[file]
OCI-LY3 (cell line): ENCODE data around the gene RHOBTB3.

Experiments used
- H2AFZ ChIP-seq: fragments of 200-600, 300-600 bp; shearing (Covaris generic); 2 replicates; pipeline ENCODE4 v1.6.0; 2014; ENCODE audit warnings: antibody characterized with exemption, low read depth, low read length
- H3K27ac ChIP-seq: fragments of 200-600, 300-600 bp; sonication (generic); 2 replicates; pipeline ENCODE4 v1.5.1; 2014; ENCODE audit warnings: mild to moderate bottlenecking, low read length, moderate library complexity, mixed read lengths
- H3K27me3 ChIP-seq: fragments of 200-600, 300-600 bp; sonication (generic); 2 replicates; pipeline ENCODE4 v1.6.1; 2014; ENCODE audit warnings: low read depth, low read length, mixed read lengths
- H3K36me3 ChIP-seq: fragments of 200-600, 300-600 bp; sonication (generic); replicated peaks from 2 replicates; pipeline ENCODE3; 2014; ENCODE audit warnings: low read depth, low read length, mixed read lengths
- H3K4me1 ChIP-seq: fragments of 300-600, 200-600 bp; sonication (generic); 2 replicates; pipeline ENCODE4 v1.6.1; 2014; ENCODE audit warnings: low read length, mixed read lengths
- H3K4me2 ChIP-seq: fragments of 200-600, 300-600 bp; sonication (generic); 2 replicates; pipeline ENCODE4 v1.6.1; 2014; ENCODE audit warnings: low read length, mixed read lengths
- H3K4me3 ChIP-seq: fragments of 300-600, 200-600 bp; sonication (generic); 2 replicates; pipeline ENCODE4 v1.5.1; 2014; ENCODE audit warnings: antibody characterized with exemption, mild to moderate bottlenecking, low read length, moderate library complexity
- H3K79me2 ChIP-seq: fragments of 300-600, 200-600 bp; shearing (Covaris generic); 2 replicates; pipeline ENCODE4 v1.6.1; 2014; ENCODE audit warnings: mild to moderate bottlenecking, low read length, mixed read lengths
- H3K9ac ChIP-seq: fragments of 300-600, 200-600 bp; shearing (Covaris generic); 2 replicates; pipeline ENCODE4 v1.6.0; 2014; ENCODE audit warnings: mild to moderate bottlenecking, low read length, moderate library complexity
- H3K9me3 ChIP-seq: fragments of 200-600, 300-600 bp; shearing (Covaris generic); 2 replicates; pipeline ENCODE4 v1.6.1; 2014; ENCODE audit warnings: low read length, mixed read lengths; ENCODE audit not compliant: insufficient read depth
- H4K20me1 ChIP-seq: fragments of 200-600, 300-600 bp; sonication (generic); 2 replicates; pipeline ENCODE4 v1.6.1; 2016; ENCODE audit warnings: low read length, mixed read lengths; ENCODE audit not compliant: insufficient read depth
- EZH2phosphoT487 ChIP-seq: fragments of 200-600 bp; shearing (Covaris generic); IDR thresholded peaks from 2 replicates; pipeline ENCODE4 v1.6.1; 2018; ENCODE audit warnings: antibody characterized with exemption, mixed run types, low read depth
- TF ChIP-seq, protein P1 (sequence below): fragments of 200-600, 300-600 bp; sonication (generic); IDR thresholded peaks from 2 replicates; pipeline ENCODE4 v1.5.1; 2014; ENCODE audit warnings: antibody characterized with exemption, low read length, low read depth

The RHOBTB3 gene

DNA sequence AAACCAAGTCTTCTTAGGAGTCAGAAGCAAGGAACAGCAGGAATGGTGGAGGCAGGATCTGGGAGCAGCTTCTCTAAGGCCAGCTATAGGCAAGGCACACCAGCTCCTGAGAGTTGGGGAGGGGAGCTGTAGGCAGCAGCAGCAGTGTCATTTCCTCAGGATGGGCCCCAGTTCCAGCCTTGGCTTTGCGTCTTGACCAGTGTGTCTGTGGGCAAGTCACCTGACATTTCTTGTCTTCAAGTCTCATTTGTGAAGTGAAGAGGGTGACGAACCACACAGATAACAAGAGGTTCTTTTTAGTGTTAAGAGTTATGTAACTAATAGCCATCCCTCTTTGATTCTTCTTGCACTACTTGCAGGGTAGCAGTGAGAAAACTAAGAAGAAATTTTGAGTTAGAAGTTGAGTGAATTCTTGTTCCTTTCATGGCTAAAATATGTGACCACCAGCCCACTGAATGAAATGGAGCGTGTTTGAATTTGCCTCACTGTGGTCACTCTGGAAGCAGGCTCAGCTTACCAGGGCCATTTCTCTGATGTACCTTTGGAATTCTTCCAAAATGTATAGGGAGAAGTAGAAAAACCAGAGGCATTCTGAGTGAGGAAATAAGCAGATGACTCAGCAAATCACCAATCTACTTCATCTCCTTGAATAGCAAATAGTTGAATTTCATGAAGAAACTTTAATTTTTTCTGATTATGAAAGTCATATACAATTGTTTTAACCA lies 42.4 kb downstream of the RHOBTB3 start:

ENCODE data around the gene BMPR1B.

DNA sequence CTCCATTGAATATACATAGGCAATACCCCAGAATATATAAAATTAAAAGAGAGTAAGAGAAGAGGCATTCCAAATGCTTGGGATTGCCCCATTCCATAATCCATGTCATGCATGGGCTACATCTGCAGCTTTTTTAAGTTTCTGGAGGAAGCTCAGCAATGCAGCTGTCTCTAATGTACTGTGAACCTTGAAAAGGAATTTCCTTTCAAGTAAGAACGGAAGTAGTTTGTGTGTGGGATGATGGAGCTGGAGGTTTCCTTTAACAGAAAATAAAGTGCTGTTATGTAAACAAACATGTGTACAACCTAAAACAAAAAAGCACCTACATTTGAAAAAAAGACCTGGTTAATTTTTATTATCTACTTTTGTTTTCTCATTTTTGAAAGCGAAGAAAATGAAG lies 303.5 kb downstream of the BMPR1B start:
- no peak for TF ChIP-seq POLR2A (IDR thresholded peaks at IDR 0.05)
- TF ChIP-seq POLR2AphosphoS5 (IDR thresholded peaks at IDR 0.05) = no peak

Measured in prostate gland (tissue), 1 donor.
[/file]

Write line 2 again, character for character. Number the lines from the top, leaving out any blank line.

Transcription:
Experiments used